I went back to school last week. This was the third occasion my role as one of the voluntary chaplains with South West Ministry Training Course (SWMTC) had taken me to the lovely city of Salisbury for Easter School (or Lent School, depending on the dates)

It was an enjoyable, if somewhat intense and tiring, week. It was very rewarding to see the development, formation and progress of those training for lay and ordained ministry in the Church of England. It was good to spend time with staff colleagues also.

While one stream of students focussed on funeral ministry and inter-faith relationships, another concentrated on the skills needed in leadership and self-care – something increasingly important in the demands of the 21st Century church.

In the latter group, among many other aspects, sessions considered the ‘drivers’ behind our behaviour and how these influence they way we work and live, and the impact on other people. One particular model, drawn from Transactional Analysis, summarised these drivers. I wonder which one(s) you can relate to:

  • Please others
  • Try hard
  • Hurry up
  • Be perfect
  • Be strong

I don’t buy the ‘everything goes back to childhood’ theories although undoubtedly that time of life is very influential but what we experience in adulthood also plays a significant part in our own development, formation and progress through life. Whenever or however these influences took place, we all may need to ‘unlearn’ some of what we have ‘learnt’ or were (inadvertently, perhaps) ‘taught’ in order to be able to both lead others and care for ourselves.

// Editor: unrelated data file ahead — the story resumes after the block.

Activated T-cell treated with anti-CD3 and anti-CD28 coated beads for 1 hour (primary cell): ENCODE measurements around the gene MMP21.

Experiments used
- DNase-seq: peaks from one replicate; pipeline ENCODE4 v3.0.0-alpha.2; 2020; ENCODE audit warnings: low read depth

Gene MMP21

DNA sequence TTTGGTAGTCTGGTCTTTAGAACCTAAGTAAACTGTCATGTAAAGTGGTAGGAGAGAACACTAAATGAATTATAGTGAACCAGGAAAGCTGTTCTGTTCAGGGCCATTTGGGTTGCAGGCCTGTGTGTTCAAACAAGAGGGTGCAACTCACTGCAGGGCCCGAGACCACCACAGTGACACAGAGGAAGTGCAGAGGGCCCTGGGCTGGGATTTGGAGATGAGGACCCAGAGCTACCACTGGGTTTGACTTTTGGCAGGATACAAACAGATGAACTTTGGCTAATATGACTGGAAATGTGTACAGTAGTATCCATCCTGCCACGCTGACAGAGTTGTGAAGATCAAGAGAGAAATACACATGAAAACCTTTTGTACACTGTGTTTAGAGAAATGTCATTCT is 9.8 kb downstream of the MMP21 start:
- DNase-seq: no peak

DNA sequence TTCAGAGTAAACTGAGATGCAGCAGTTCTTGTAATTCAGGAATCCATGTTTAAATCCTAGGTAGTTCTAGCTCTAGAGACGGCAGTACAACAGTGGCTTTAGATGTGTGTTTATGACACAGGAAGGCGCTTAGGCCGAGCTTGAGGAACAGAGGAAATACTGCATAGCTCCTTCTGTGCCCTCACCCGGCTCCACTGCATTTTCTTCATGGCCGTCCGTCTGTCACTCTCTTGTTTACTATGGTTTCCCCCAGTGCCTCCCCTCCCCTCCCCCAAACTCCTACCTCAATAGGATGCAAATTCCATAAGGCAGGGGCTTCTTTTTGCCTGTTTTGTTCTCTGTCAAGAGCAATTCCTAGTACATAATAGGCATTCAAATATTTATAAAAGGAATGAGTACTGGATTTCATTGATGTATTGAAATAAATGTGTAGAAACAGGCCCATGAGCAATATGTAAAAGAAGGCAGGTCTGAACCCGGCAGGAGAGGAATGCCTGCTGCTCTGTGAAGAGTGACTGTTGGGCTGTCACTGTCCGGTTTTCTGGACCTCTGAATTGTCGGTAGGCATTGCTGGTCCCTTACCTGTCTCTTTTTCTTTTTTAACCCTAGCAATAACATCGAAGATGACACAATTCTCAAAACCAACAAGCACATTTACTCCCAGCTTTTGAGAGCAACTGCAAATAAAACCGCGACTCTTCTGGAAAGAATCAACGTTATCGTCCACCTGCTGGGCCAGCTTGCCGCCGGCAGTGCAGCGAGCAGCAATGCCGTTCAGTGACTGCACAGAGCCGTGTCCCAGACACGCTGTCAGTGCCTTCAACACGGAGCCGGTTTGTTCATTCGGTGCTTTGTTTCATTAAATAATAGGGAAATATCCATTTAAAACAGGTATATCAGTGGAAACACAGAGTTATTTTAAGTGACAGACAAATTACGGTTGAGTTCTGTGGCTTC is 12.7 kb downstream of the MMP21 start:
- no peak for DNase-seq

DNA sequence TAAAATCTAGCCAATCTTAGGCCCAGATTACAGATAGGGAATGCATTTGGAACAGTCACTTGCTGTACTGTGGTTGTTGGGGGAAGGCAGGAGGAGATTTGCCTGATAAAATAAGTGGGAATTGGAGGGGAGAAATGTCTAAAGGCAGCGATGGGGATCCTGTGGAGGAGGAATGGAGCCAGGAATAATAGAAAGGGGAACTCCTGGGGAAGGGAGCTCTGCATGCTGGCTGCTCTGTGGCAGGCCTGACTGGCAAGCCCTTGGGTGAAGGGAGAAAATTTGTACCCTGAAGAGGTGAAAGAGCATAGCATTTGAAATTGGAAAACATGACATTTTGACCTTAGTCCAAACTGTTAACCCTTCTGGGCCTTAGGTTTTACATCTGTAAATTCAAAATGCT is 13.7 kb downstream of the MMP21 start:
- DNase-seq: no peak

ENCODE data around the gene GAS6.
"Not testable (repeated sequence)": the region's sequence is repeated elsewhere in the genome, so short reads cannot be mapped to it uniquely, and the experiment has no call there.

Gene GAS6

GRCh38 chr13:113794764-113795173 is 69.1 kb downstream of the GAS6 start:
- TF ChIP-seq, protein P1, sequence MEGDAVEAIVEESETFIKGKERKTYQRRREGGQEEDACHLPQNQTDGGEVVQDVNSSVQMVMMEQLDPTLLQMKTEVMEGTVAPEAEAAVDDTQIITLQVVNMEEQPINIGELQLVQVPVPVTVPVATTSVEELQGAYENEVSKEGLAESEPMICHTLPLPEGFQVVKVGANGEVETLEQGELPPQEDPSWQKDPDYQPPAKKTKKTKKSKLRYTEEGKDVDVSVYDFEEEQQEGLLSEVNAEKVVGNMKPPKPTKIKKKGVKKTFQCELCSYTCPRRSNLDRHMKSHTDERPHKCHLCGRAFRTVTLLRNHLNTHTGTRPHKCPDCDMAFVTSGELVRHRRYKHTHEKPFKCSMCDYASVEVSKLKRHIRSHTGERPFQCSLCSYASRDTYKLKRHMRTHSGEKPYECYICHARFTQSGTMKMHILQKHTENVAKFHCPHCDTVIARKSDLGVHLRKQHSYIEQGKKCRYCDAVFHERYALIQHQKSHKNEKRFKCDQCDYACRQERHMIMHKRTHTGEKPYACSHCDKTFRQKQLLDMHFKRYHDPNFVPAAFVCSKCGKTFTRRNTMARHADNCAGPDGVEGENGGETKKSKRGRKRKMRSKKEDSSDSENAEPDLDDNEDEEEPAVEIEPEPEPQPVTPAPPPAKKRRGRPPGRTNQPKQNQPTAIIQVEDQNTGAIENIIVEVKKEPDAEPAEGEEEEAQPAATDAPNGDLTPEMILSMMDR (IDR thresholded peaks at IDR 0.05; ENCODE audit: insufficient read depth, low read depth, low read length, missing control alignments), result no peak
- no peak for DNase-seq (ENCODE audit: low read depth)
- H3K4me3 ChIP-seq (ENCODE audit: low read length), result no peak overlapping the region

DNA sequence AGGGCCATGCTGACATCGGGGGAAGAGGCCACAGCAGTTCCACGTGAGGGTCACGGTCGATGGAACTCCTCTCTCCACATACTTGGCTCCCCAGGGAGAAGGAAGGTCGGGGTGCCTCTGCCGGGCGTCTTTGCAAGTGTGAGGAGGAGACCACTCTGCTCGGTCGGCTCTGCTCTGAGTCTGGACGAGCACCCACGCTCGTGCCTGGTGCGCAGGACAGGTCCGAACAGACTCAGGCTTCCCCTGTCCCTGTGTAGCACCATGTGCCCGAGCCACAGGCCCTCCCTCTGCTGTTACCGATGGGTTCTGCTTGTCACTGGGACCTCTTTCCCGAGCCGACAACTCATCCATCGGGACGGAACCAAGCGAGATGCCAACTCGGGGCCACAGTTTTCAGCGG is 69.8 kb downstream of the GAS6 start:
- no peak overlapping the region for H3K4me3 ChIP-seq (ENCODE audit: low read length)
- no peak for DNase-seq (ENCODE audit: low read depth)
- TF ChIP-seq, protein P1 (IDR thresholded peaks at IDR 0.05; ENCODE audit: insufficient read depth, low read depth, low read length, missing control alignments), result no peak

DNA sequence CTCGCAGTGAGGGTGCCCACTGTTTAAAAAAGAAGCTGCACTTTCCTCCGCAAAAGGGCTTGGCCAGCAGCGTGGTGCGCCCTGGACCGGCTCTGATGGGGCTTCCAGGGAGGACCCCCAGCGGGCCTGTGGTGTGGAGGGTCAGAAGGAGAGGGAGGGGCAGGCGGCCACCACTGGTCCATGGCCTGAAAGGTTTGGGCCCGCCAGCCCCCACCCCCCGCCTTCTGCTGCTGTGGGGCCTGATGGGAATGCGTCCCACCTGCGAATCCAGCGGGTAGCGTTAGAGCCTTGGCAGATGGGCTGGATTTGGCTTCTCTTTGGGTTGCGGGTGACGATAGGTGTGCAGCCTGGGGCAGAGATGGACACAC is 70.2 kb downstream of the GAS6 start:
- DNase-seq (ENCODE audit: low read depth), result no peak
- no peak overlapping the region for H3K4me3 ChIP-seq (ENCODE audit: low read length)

As I reflected on those drivers, ‘Be strong’ was the one which came to the fore. To be strong for other people, in particular – nurtured through my professional career and in family life especially. But it also raised something in my own childhood which I had never thought about before. My mum was disabled for many years before her death when I was 17 so perhaps that did place that particular driver within me. It is one for which I am grateful (although there are weaknesses in being strong).

The majority of the students and staff and, indeed, anyone who considers themselves to have a vocation (whether within the church or outside it) will talk about being ‘called’. That sense of calling can be a positive, helpful reassurance especially when things get difficult, knowing that God has called one to a particular vocation.

A sense of ‘calling’ can also be an unhelpful ‘driver’ when used as the reason for always feeling one has to be perfect, try hard, be strong, please others and do it all in a hurry! (And how many people I see do that!) A while back, someone told me how they felt they could never say ‘No’. I replied, possibly to their surprise (and potentially offence!): ‘What makes you think you are the person to say “Yes”?’

Are we driven or called?

Driven or calledThe image is part of the font at Salisbury Cathedral. The words from Isaiah (43.1) are a good reminder that God calls each one of us by name. God calls us by our own name – not somebody else’s.

That name represents the person we are, the person God made us to be, the person God is developing and forming, the person in whom God delights in seeing progress.


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